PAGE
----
Cases reported "Cranial Nerve Injuries"

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21/28. Bitemporal compression injury caused by static loading mechanism. Report of two cases.

    The authors report two cases of bitemporal compression injury caused by a static loading mechanism. These head injuries resulted from gradual bitemporal compression of the head. Plain skull films showed multiple skull fractures, and carotid angiography revealed internal carotid artery obstruction at the base of the skull. Neurological examination disclosed a slight disturbance of consciousness, hemiparesis, multiple cranial nerve injuries, and Horner's syndrome. In comparison with impact head injury, the energy from this type of trauma tends to be transmitted to the foramina and hiati of the middle cranial fossa and results in multiple injuries to the cranial nerves, sympathetic nerves, and blood vessels.
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22/28. Cranial nerve injury from halo traction.

    Six of the 70 patients treated with skeletal traction at the Alfred I. duPont Institute exhibited cranial nerve complications. The sixth cranial nerve was most commonly affected by distraction and resulted in weakness in lateral gaze. A combined lesion of the ninth, tenth and twelfth nerves was not an infrequent complication and presented as abnormalities in swallowing, quality of speech, and of tongue movement. It has not been singled out for its significance in the literature but it is potentially the most lethal of the complications. From our review it appears that patients who have had radiation treatment and who have presented with myelomeningocele experience a higher risk of complication in cranial skeletal traction. A definite clinical-pathological correlation could not be made. Frequent monitoring of the patients in skeletal traction is necessary, and prompt recognition of the clinical signs of these complications must be stressed. The complications in the patients of our series subsided upon release of the distraction force.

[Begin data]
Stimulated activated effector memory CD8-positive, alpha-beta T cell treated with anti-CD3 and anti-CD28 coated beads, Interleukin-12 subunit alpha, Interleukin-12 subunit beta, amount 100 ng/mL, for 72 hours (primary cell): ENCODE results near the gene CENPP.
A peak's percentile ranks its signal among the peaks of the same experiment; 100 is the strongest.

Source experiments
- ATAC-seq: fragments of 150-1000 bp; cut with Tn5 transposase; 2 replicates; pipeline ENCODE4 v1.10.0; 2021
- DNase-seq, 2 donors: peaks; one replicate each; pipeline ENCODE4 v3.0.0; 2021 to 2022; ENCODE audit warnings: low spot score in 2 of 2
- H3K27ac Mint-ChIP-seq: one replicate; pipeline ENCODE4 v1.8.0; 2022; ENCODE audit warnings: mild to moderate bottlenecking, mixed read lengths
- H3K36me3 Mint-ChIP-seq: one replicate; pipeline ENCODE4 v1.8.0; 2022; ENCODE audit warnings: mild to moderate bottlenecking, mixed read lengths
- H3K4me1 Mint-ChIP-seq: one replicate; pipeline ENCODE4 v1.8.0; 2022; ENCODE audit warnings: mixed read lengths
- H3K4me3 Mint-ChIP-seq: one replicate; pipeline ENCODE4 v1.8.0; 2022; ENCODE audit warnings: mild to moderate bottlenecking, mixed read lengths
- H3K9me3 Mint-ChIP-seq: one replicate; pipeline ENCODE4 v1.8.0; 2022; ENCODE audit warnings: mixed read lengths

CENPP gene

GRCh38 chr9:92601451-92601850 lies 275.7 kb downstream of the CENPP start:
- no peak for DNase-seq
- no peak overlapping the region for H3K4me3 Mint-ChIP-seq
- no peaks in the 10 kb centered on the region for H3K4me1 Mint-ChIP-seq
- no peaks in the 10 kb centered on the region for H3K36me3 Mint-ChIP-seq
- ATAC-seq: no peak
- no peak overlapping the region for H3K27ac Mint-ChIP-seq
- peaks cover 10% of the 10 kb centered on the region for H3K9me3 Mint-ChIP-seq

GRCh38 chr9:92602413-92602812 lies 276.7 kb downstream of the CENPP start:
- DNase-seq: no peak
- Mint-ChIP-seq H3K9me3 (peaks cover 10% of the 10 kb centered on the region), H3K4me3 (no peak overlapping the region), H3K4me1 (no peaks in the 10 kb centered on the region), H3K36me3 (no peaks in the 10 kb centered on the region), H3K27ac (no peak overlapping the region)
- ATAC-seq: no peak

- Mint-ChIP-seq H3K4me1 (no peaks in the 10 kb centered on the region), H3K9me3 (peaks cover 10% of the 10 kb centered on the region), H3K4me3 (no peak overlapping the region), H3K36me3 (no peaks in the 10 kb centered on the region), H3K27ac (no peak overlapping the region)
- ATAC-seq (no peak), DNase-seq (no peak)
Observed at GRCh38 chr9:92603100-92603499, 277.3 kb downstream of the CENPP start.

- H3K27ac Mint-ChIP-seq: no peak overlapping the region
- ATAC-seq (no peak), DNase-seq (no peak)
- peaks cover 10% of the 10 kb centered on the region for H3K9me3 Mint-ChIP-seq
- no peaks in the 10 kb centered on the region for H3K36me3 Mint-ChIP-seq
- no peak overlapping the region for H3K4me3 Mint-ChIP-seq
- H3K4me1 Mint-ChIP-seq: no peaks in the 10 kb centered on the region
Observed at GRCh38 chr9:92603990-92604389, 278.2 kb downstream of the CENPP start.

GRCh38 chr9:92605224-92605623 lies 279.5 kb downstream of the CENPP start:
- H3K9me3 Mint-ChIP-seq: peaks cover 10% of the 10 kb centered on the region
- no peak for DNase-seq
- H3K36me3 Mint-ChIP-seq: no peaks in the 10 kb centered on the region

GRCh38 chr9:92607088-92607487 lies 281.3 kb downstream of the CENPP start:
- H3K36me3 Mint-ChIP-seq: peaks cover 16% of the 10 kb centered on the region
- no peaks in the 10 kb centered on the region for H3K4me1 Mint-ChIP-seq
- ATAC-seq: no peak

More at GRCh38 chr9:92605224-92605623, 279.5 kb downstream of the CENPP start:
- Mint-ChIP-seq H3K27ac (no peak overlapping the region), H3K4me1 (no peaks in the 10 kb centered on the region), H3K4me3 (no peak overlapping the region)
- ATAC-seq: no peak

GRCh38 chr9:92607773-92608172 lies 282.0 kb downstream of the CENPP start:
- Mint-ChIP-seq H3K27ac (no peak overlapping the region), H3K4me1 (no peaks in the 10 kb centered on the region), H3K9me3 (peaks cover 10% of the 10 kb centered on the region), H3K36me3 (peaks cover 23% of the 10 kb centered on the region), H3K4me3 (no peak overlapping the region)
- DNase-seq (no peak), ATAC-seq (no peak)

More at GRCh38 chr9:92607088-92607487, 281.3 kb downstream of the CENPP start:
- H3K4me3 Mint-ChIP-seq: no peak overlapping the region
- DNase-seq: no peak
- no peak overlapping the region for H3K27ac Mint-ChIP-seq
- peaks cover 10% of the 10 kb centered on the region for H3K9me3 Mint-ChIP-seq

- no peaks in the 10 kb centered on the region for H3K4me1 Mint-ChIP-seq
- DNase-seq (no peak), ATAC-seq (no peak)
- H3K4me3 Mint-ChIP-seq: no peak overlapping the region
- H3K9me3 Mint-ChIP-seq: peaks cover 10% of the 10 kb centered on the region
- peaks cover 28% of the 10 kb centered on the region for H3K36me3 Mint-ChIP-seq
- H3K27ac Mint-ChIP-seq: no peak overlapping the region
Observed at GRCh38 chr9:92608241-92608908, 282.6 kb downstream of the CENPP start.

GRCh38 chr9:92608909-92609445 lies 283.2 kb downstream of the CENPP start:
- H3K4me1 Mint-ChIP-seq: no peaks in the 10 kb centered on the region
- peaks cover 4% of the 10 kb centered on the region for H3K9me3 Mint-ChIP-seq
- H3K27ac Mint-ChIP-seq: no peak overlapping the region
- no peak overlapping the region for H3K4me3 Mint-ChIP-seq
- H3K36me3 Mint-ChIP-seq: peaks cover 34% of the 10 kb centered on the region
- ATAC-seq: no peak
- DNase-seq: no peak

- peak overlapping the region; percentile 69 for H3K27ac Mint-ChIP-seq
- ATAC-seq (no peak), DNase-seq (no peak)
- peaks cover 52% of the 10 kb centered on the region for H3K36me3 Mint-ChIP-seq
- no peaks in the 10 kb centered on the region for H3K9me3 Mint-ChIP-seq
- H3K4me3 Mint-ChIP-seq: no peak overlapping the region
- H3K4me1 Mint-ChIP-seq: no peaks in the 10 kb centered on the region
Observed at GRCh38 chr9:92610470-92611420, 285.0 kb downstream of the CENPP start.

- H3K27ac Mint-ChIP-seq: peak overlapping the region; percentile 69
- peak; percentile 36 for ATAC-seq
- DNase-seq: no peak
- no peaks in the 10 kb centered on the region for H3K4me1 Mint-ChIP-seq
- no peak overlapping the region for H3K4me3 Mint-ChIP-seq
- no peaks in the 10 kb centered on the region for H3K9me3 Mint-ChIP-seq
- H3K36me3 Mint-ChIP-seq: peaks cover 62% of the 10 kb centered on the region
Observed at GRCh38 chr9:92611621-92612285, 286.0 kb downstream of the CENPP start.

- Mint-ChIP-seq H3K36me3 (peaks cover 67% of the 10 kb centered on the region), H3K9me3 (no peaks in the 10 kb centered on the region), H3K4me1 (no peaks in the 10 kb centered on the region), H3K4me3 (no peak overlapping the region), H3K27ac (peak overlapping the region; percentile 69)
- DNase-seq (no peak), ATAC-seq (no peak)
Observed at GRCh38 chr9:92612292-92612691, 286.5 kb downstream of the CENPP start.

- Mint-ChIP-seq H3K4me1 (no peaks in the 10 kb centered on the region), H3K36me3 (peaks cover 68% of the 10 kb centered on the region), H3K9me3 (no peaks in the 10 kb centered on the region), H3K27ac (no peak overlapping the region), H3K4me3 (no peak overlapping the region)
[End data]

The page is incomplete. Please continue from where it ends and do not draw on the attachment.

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23/28. Neuro-ophthalmic complications of intracranial catheters.

    We report four patients who sustained direct injury to the brain after insertion of intraventricular shunts and pressure monitoring lines, which resulted in permanent neuro-ophthalmic deficits. These included hemianopsia from an optic tract lesion, esotropia and residual bilateral facial paresis from dorsal pontine injury, unilateral blindness from damage to the optic nerve, and dorsal midbrain syndrome from catheter compression in the region of the posterior commissure. Although presumably rare, such injuries should be considered in diagnosing patients with neuro-ophthalmic complaints after insertion of such devices.
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24/28. Cranial nerve injuring during carotid endarterectomy.

    Injury to the greater auricular, hypoglossal and superior laryngeal nerves during carotid endarterectomy is preventable. A knowledge of regional anatomy and the mechanisms of such injury allows prevention of this complication. Unilateral individual nerve injury is generally well tolerated, but bilateral or combined nerve injuries can pose a serious threat to life. Minor modifications in technique aid greatly in avoiding nerve injury.